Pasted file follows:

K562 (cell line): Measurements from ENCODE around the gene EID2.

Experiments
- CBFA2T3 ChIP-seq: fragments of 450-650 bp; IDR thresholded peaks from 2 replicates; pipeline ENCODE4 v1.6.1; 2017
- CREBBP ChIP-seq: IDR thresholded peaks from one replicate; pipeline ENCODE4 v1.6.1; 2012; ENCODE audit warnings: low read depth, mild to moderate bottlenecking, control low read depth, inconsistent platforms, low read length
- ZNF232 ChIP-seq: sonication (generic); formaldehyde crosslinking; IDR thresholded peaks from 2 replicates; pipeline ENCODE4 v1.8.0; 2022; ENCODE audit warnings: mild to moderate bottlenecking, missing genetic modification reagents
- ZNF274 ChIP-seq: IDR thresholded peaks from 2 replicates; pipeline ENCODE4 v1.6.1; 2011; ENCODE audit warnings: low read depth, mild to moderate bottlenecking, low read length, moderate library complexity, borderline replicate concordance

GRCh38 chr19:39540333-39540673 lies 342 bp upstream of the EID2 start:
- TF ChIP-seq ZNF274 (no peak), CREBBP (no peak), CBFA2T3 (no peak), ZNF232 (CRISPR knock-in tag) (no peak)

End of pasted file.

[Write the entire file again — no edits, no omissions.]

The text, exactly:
K562 (cell line): Measurements from ENCODE around the gene EID2.

Experiments
- CBFA2T3 ChIP-seq: fragments of 450-650 bp; IDR thresholded peaks from 2 replicates; pipeline ENCODE4 v1.6.1; 2017
- CREBBP ChIP-seq: IDR thresholded peaks from one replicate; pipeline ENCODE4 v1.6.1; 2012; ENCODE audit warnings: low read depth, mild to moderate bottlenecking, control low read depth, inconsistent platforms, low read length
- ZNF232 ChIP-seq: sonication (generic); formaldehyde crosslinking; IDR thresholded peaks from 2 replicates; pipeline ENCODE4 v1.8.0; 2022; ENCODE audit warnings: mild to moderate bottlenecking, missing genetic modification reagents
- ZNF274 ChIP-seq: IDR thresholded peaks from 2 replicates; pipeline ENCODE4 v1.6.1; 2011; ENCODE audit warnings: low read depth, mild to moderate bottlenecking, low read length, moderate library complexity, borderline replicate concordance

GRCh38 chr19:39540333-39540673 lies 342 bp upstream of the EID2 start:
- TF ChIP-seq ZNF274 (no peak), CREBBP (no peak), CBFA2T3 (no peak), ZNF232 (CRISPR knock-in tag) (no peak)